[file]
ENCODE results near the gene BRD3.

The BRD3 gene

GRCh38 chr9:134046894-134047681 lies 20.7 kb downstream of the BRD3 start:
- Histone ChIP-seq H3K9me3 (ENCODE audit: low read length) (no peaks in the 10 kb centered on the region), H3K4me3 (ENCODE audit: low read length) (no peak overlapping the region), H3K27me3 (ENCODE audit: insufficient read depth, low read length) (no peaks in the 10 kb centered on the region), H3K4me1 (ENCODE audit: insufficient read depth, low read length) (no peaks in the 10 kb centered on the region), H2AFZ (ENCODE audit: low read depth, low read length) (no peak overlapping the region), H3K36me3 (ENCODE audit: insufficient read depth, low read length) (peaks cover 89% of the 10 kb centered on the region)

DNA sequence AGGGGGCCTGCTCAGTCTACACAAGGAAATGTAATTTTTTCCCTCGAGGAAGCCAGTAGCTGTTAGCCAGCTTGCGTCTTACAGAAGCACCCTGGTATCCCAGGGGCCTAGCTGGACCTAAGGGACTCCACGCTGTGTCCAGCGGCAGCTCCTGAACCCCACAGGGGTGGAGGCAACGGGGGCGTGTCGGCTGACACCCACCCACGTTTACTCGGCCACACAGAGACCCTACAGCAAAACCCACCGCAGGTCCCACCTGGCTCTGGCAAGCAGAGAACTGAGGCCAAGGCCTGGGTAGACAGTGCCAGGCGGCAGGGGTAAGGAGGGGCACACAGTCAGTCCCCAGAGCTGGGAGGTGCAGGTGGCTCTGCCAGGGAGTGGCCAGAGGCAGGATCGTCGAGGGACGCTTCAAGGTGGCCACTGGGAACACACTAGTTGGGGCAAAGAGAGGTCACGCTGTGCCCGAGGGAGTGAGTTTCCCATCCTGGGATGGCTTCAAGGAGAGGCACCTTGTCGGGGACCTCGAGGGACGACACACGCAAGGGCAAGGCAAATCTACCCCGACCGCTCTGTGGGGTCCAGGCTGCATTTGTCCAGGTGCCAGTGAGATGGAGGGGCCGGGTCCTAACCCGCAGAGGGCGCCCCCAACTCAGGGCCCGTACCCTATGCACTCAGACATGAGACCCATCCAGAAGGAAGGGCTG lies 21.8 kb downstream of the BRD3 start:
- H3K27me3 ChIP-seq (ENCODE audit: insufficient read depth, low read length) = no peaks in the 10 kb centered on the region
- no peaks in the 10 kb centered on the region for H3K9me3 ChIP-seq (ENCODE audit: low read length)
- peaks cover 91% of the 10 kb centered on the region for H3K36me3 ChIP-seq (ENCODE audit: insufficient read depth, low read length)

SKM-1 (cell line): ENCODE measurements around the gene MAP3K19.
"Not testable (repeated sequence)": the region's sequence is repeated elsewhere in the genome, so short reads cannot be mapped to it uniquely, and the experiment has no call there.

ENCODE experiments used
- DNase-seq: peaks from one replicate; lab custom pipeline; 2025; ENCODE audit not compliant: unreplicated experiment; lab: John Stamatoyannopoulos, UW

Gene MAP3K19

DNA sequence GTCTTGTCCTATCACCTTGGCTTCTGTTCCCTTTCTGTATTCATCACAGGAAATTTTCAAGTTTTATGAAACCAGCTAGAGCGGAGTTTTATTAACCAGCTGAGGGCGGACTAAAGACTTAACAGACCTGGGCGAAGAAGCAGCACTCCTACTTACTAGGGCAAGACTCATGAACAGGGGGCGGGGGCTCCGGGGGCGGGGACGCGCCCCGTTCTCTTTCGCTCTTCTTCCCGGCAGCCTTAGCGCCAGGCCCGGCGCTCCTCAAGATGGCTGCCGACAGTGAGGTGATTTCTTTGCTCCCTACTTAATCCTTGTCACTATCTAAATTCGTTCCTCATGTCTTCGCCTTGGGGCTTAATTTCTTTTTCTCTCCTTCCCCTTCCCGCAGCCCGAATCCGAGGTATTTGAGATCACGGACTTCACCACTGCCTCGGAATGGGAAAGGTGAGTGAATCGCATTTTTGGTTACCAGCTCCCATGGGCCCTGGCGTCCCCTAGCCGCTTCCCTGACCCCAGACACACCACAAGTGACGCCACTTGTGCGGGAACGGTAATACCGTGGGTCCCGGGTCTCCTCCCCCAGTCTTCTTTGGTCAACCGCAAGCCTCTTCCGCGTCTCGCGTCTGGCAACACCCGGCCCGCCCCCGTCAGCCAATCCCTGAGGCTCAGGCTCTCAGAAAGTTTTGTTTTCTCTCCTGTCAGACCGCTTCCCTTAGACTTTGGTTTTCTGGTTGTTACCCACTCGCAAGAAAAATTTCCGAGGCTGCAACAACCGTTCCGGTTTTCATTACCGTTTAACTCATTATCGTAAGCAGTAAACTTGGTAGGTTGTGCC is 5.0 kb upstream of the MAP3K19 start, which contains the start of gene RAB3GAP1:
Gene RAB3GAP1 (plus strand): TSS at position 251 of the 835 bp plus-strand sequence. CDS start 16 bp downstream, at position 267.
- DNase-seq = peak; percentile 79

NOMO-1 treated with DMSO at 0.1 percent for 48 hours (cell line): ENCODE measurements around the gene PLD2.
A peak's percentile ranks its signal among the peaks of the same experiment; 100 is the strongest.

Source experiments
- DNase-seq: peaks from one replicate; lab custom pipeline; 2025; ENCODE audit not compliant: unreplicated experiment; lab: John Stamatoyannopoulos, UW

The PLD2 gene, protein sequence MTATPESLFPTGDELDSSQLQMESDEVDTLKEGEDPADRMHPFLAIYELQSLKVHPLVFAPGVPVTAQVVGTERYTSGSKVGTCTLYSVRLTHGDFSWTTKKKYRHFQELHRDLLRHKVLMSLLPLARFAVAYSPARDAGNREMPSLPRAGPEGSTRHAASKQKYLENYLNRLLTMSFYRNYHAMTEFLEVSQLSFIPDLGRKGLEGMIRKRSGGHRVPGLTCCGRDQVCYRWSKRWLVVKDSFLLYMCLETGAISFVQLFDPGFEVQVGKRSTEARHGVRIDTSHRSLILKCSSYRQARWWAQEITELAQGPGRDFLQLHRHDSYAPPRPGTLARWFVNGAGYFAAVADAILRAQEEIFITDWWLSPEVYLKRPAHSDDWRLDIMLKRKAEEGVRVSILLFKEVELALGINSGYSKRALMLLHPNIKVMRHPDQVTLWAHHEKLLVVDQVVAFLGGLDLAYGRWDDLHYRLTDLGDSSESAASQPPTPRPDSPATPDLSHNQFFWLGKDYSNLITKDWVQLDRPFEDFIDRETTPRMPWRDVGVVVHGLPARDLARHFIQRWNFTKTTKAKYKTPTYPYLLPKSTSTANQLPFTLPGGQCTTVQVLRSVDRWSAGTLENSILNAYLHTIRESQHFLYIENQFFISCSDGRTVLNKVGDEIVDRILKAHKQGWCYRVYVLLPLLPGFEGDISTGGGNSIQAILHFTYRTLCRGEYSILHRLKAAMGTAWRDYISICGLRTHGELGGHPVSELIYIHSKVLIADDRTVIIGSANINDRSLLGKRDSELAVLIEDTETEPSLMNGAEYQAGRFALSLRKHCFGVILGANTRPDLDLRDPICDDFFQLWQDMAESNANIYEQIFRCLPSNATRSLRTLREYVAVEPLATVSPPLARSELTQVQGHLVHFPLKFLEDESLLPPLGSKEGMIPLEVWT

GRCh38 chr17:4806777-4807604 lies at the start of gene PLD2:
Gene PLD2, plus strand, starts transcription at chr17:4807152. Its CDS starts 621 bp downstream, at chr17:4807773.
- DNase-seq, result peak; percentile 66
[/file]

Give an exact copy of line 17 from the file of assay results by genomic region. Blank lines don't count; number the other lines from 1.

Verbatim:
NOMO-1 treated with DMSO at 0.1 percent for 48 hours (cell line): ENCODE measurements around the gene PLD2.